The 300 Series had a choice of three petrol engines; a 1.4, 1.7, and a 2.0-litre. The 1.4 litre B14 was a Renault C-series OHV pushrod unit, and for the 360 there was the B200 (originally the earlier B19 version) 2.0-litre engine taken from the Volvo 240 with outputs varying from 95 bhp (71 kW) to 118 PS (87 kW; 116 hp). A new Renault F-series 82 PS (60 kW; 81 hp) 1.7 litre petrol engine (designated the B172) was introduced in the 340 during the summer of 1985, following the range facelift, along with a 340 version of the saloon, which was only available with the new engine. There was also a catalyzed version (B172K) available later on, with 75 PS (55 kW; 74 hp).
A diesel engine for the 340 developing 54 PS (40 kW), was only available in certain markets and was added to the 340 models in 1984. This diesel was a Renault F-series (like the petrol 1.7), and was available with a 1.6 litre naturally aspirated engine only - called the "D16" in Volvo's internal parlance. While these diesel models were never offered in the UK, they were offered in right-hand drive form in Ireland. In 1985 a 360 diesel was made available with the same exact mechanics. The diesel was discontinued in 1989. Volvo also experimented with LPG tanks, a feature of which was made available in 1979 with the Volvo 343 and 345 but they were limited in LPG availability.
Reputation and popularity
Like other Volvos, the 340 embodied many ground-breaking safety features which have since become standard on most cars. Sales began at a low level, not helped by the absence of a manual transmission option, but gradually increased as the lineup expanded. 1983 marked the first year that 300-series production broke the 100,000 barrier (102,000).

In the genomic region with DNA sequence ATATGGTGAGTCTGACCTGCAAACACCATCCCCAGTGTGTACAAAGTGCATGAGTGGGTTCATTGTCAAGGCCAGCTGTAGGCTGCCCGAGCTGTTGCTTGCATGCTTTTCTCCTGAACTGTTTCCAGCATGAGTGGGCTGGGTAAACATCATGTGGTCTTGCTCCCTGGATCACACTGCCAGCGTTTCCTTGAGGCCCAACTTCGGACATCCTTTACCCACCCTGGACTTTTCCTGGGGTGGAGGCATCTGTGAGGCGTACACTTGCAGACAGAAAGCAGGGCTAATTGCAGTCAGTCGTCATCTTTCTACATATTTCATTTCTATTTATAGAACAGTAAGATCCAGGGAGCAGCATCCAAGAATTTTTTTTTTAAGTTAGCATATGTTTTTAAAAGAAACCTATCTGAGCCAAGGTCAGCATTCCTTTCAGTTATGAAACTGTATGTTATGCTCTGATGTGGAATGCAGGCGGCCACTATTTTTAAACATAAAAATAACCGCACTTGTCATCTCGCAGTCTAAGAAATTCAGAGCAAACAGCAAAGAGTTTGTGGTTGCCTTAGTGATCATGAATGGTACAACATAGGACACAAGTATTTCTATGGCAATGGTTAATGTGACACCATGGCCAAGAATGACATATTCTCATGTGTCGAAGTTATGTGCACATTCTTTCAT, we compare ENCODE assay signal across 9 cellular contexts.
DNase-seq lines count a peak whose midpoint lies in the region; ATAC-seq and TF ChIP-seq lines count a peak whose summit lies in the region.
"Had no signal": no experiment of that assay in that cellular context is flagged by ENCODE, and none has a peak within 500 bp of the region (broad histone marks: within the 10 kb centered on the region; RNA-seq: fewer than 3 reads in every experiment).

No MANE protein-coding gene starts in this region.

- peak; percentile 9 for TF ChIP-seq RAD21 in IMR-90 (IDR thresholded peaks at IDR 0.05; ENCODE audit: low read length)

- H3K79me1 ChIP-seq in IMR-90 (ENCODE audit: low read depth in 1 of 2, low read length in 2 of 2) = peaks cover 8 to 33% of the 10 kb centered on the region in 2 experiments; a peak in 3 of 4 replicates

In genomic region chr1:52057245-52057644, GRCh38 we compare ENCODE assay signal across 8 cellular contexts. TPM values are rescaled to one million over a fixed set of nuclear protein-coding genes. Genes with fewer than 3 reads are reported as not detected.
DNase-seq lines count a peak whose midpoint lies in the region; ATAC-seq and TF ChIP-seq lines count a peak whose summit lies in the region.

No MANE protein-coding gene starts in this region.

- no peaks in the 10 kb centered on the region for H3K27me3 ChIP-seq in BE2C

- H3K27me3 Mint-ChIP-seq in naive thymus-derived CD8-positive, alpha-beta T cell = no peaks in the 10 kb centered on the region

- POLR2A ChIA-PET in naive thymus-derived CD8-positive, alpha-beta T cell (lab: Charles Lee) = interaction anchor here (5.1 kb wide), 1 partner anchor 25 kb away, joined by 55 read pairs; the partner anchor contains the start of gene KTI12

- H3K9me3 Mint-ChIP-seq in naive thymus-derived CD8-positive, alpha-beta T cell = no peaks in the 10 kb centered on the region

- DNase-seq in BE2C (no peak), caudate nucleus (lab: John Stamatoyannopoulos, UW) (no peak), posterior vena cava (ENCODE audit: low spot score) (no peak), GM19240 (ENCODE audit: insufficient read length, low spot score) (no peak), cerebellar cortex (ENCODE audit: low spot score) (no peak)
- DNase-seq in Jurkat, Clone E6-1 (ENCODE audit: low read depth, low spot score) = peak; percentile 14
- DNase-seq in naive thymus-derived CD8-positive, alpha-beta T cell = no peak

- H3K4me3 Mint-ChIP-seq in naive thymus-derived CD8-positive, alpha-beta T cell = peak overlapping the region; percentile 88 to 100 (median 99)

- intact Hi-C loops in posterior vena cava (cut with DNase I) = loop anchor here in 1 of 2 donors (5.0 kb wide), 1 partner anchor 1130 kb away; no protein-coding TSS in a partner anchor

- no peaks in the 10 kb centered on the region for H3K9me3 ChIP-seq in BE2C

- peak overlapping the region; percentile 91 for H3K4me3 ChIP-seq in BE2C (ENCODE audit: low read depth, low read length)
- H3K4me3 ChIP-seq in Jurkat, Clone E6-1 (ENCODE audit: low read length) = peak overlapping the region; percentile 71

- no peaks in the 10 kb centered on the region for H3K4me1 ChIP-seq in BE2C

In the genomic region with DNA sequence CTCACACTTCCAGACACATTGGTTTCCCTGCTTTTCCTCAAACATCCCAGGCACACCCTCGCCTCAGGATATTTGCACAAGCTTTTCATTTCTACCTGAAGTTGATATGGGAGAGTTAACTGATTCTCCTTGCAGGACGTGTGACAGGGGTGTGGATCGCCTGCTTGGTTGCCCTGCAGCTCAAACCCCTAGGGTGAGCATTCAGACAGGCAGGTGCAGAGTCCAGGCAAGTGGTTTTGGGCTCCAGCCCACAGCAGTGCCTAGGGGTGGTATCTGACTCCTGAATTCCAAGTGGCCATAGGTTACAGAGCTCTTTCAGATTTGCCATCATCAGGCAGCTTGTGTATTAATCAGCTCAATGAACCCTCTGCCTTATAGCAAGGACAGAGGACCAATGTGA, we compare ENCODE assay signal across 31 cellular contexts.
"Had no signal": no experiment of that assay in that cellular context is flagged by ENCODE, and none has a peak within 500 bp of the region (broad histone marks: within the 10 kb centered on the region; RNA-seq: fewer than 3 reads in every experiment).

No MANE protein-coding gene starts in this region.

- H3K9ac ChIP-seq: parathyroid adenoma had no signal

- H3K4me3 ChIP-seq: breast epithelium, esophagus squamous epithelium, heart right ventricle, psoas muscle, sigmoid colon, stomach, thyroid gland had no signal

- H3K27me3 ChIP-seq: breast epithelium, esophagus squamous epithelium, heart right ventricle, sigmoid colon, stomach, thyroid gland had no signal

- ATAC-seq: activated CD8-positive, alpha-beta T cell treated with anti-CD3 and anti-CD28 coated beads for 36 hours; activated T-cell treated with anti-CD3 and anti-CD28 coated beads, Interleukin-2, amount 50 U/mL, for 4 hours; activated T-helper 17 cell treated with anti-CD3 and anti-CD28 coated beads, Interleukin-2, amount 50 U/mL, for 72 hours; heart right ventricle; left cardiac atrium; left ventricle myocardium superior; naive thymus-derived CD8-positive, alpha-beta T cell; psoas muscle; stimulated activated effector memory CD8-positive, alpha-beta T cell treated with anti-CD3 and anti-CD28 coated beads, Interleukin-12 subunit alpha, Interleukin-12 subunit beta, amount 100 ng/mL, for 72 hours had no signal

While the car was fundamentally robust, the detail build quality was never up to the same standard of Volvo's larger, Swedish-built models, coupled to the fact that the early Variomatic cars proved to be particularly troublesome. The Volvo badge however ensured that the car had a strong middle-class following (often as a second car) particularly in the UK in the 1980s, regularly making that country's top annual 20 sales tables for that decade, and they are still seen fairly often in the UK more than 20 years after production ceased. They are robust and mechanically simple (and therefore easy to maintain). Even the unpopular Variomatic transmissions are reliable given proper care. The rust protection was poorer than other Volvos, but the engines (especially the 1.4 and 2.0s) were quite durable.
An unusual feature of the car's design is the geometry of the rear axle. Two degrees of negative camber on the rear de Dion axle produces a similar stabilising effect as the expensive and complex Weissach axle launched by Porsche a year after the launch of the Volvo 343. The inherent stability of this design made the car popular with caravan owners, being voted Tow Car of the Year in 1985.
The Renault-sourced 1.7 litre engine suffers from a well-known problem where the carburetor mounting flange warps due to engine heat, causing a small air leak and subsequent running problems. This is easy to fix, requiring minor machining of the mating faces.
The Volvo 300 has experienced something of a renaissance in recent years with a number of very active websites across Europe. A strong, young following has developed attracted by a rear wheel drive car which is very cheap to buy, insure and relatively easy to work on. In the UK, despite being unsuitable for professional drifting, many 300s (because of their low price) have found popularity amongst the amateur drifting community. Known as "trampdrifting," old bangers are modified to drift at a minimal cost and are discarded once they reach the end of their usefulness.
It featured among the top 10 most popular new cars in the UK in 1982, 1983 and 1984, and was one of the UK's most popular imported cars of the decade.
It was not sold in North America. The Volvo 360GLT only was introduced in Australia and New Zealand during 1984, and lasted until 1988.
Model Designations and Special Editions
The 300 series was available in a variety of different trim levels throughout its production life. There were also a number of special editions produced throughout the lifetime of the 300 series as well.
Phase 1 343s and 345s were available in DL, GL, DLS and GLS trim levels, whilst Phase 2 and 3 340s and 360s were available in the following range of trim levels: 340; 340DL; 340GL; 340GLE; 340 DLS; 340GLS 340 Blueline; 340 Redline; 360; 360GL; 360DLS; 360GLS; 360GLE; 360GLT.